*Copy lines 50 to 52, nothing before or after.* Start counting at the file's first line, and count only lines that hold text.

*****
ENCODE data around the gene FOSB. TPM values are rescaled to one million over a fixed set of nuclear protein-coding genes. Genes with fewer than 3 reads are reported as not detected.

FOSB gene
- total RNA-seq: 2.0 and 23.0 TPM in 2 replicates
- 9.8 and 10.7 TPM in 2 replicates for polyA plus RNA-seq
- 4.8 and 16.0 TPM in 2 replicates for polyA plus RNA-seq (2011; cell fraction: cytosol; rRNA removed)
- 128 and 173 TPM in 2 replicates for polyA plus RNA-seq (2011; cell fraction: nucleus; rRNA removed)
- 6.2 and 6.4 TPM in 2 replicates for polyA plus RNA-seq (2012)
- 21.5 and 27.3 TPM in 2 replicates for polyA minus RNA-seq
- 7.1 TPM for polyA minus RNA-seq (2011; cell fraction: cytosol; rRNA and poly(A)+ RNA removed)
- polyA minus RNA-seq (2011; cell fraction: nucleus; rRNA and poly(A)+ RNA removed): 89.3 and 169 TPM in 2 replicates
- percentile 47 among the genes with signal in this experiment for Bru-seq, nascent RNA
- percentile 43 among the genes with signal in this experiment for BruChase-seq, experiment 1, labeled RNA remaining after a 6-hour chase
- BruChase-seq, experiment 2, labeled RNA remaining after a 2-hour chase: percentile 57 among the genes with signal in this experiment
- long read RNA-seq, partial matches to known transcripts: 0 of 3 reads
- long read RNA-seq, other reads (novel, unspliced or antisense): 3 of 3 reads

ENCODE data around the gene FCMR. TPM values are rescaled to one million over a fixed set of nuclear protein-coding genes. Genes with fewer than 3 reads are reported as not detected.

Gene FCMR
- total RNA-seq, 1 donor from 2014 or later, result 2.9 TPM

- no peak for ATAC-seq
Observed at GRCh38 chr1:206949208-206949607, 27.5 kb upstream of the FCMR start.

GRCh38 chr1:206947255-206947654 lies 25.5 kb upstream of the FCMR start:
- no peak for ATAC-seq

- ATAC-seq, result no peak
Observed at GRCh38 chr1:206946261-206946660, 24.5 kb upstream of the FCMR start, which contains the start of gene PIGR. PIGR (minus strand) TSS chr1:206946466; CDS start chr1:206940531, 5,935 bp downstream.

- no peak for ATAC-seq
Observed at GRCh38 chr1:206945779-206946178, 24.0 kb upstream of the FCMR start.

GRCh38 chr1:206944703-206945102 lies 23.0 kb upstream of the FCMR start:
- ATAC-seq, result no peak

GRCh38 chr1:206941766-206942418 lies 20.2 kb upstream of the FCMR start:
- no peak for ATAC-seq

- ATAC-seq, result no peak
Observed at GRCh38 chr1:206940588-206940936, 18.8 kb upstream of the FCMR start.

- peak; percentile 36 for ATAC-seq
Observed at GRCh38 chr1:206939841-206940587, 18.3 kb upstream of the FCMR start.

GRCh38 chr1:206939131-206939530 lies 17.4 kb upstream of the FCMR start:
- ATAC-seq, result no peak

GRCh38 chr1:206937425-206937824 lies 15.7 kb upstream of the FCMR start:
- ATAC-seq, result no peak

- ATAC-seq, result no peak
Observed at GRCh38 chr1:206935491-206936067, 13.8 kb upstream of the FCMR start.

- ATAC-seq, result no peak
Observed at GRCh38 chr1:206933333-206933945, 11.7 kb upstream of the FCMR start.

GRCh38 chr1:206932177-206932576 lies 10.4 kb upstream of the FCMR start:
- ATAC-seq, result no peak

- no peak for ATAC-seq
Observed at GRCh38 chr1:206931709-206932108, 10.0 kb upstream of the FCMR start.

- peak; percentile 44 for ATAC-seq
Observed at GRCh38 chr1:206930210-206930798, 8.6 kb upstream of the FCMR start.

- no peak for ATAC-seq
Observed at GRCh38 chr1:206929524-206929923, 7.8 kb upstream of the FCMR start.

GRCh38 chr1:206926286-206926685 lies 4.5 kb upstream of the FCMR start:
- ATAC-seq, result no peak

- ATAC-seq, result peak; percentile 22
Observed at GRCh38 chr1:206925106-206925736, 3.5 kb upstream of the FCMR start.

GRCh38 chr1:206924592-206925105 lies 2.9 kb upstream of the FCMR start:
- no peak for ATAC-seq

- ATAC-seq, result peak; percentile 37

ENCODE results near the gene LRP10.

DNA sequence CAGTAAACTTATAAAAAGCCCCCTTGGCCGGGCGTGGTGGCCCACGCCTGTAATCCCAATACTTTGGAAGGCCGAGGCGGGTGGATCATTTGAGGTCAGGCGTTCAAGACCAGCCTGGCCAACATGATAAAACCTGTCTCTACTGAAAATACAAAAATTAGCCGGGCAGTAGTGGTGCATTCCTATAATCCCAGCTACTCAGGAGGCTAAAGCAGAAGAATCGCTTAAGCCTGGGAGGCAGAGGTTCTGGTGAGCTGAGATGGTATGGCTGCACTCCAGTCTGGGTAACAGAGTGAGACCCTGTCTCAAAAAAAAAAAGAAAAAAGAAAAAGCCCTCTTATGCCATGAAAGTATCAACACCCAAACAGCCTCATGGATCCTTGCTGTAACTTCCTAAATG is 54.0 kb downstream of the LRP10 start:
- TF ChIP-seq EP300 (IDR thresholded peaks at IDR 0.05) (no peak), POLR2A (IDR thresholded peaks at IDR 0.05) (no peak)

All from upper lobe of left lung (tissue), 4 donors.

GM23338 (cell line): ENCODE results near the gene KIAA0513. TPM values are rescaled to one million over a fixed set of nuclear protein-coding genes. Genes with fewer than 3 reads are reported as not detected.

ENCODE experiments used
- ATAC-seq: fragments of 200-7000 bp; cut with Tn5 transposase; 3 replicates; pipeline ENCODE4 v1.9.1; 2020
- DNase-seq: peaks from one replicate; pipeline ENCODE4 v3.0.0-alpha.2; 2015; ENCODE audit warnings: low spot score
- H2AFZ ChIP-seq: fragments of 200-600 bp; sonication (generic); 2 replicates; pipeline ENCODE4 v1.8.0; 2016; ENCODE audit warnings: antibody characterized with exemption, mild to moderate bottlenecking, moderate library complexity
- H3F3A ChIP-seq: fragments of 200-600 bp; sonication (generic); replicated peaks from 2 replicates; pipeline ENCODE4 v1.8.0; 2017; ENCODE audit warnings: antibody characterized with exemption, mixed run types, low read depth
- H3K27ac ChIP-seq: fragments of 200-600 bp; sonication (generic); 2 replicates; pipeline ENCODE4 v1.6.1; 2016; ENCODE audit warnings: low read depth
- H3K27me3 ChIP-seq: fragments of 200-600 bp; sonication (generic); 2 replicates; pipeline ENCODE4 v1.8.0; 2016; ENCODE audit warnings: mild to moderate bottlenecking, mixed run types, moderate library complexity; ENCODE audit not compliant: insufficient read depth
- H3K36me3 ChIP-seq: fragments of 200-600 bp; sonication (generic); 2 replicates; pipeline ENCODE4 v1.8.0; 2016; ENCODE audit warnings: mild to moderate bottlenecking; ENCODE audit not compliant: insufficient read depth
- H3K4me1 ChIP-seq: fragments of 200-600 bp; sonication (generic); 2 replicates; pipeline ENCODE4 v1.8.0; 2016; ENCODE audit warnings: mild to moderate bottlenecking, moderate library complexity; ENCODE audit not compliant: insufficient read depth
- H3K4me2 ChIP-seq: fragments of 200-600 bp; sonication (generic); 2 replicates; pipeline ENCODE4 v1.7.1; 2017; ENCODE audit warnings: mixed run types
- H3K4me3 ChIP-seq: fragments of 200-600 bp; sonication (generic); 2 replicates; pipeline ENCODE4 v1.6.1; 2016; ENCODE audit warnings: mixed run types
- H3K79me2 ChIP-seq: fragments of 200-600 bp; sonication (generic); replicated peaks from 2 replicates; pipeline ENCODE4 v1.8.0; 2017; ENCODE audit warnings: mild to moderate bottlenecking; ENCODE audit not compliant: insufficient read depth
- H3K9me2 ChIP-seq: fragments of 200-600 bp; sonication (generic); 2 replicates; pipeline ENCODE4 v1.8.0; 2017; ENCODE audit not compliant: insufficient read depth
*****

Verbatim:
Observed at GRCh38 chr1:206929524-206929923, 7.8 kb upstream of the FCMR start.

GRCh38 chr1:206926286-206926685 lies 4.5 kb upstream of the FCMR start:
- ATAC-seq, result no peak